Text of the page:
With 280 characters, Mr Trump can shake globe markets. With 992 words, you would expect earthquakes that rock the very foundations of humankind. And, indeed, the executive order that the US President penned at the end of last week has caused a seismic crack to appear in the usually robust – in fact typically gleaming – exterior of one of China’s super apps, WeChat, its stock losing around US$66 billion of market value in as little as two days.

But while it is hard to downplay the potential ramifications for WeChat’s operations that might arise under the measures due to follow the 45-day grace period set out in the executive order, in some sense, the executive order is a metronome of uncertainty that will give corporate and individual users of the app a headache almost as bad as that of Tencent.

Aside from the error in the name of the Tencent enterprise within the crosshairs of the US Administration, the scope for confusion is vast as to which type of “transaction that is related to WeChat” might be outlawed to satisfy the order’s directive. On one hand, whether to protect US citizens’ personal data or otherwise, the app may be pulled from the AppStore and GooglePlay in a little over 40 days’ time. However, on the other hand and in addition to that, the order may mean that US companies’ employees working in China and other hotspots for WeChat can no longer install the app from other sources and use it to conveniently liaise with business counterparts – even if this is within strict messaging guidelines that I know some of our clients have painstakingly designed and insist on to regulate sensitive information flows, while at the same time facilitating crucial communications in some of the fastest growing economies in the world.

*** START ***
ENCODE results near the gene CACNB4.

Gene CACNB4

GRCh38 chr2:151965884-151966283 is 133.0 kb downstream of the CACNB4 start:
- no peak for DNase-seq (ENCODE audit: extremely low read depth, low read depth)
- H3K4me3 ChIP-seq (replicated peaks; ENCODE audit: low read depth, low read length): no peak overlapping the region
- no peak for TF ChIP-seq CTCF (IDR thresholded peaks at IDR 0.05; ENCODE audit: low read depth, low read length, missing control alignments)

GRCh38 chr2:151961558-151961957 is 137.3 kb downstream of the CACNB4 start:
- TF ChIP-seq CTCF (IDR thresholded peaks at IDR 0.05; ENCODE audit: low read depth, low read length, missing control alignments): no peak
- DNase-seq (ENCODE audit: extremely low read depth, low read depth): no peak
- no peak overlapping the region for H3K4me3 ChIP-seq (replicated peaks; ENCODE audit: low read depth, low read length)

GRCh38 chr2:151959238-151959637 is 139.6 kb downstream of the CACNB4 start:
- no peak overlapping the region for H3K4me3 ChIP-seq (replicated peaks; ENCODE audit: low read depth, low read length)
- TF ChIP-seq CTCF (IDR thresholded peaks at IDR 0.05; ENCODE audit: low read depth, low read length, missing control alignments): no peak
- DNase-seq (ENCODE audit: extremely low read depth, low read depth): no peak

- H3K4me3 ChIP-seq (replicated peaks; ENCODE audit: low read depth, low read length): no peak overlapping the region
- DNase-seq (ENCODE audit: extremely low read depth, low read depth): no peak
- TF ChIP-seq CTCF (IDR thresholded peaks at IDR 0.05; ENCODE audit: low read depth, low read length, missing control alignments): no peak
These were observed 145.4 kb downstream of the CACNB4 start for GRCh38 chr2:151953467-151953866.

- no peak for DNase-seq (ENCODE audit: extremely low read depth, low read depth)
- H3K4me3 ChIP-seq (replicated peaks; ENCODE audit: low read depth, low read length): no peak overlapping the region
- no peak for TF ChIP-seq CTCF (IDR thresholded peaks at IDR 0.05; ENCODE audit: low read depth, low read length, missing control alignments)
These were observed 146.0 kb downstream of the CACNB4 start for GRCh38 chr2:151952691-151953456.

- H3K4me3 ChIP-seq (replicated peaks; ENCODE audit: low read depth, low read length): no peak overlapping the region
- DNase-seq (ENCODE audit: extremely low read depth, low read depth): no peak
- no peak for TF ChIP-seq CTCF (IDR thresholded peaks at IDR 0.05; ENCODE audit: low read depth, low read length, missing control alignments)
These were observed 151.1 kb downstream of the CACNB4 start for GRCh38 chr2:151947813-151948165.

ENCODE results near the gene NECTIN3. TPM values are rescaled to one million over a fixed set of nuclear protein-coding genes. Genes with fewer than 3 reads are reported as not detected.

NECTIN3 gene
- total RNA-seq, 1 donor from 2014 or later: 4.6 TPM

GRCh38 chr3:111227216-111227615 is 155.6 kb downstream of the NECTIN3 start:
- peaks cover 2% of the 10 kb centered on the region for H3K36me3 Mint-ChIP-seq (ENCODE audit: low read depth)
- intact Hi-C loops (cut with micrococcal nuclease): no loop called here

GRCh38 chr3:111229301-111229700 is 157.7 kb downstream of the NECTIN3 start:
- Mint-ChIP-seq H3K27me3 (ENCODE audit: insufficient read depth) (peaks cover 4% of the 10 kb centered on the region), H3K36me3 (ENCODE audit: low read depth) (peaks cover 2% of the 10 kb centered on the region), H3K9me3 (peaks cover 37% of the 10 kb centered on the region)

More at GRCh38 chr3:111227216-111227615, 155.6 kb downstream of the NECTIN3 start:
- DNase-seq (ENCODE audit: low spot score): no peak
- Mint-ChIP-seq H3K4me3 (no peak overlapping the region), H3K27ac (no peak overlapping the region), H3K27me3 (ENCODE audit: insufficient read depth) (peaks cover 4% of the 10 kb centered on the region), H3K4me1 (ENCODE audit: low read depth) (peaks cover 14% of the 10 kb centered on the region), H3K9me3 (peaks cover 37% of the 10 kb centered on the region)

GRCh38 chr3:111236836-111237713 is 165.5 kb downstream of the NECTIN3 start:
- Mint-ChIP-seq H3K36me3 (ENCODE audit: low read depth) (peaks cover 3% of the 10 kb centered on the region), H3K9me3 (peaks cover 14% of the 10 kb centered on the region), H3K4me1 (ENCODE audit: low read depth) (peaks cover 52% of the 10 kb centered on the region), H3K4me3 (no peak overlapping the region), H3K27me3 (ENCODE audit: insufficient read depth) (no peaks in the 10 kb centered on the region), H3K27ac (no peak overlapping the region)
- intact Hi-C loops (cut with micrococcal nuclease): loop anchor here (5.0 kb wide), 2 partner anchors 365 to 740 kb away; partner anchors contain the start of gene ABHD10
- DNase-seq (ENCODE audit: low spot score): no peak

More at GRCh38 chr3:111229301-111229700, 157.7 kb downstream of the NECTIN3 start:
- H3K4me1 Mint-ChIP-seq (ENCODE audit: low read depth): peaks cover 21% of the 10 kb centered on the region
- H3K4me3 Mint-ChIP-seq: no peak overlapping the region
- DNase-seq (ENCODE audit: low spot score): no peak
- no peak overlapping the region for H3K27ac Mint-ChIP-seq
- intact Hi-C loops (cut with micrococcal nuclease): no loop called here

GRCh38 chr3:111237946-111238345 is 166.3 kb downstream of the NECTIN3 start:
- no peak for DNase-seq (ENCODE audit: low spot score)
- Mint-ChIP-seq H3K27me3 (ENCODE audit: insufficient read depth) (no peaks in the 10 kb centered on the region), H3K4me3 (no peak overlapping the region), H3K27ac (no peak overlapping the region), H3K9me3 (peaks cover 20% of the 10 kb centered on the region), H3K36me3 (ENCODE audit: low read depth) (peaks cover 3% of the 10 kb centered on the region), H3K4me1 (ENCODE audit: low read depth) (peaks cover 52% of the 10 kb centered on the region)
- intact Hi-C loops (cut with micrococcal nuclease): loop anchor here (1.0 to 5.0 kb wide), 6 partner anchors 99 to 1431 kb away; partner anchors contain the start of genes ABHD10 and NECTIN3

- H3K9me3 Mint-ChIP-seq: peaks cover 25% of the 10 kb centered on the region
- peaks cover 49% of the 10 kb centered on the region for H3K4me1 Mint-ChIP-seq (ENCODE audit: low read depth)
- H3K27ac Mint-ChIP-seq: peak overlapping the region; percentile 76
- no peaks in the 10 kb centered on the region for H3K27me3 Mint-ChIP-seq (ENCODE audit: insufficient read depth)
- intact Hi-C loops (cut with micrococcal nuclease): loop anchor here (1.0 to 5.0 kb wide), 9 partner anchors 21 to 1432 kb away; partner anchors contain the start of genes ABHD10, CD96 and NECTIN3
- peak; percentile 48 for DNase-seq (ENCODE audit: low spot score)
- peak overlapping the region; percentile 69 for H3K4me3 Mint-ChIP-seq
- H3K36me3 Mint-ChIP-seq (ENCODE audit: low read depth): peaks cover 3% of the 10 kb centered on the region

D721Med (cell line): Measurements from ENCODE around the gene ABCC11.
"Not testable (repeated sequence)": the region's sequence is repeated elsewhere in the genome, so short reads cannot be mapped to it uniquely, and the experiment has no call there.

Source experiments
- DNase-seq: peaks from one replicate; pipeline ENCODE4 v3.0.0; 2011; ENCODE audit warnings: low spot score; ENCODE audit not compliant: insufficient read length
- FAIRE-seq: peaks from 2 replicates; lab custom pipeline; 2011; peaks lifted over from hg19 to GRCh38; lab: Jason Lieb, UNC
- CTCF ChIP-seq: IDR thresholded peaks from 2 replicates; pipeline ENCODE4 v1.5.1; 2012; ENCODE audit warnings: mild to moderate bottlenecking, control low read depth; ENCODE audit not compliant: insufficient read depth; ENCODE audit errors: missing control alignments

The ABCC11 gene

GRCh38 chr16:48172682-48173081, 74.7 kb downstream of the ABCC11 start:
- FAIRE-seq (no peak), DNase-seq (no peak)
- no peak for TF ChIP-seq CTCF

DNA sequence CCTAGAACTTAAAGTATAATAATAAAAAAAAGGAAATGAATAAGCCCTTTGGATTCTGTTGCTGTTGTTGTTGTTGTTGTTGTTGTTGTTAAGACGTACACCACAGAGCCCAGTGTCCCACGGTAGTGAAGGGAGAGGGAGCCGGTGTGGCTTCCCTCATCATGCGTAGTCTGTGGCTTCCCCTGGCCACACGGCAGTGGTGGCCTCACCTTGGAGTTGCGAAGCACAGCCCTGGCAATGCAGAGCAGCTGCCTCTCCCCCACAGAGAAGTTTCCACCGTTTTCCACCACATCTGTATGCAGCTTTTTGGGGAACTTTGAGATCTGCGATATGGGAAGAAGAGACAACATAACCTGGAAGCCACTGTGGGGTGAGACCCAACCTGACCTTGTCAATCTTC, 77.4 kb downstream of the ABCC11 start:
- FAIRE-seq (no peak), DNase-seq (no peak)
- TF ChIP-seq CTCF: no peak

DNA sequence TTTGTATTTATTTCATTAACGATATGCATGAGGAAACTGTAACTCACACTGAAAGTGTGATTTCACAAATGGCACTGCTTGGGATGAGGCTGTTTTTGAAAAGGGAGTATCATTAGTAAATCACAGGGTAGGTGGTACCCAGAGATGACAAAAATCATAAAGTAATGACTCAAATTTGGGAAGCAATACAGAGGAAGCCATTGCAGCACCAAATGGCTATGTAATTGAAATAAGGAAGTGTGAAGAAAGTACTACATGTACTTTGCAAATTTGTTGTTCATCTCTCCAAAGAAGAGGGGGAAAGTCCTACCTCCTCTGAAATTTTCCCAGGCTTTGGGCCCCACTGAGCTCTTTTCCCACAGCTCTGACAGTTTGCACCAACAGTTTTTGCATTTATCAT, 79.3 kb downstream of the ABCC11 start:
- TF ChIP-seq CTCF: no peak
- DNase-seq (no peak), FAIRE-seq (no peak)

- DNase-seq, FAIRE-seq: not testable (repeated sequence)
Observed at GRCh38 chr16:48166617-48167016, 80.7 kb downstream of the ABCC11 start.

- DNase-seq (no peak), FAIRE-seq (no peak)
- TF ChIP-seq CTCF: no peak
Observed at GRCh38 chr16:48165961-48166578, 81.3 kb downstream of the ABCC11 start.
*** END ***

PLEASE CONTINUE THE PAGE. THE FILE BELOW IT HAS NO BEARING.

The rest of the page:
The vagueness of the executive order may be well-intentioned to avoid, as it says, rendering the eventual measures ineffectual; the lack of clarity may, as some suggest, be at least partly politically-motivated. We may never know. Whichever it is, I have to agree with the Tencent statement of “shock” and a feeling that the whole affair lacks “due process”.

Imprecision in law-making is exactly the criticism that US and other foreign stakeholders, who have the interests of business at heart, often make on release of important regulations in the tech sector in mainland China. Big issues should not be dealt with too hastily without the proper channels of consultation and thinking. The Secretary and Department of Commerce therefore have a few tough weeks ahead to find the right use of the authority that has been delegated to them – 280 character “advisory memos” will certainly need to be supplemented!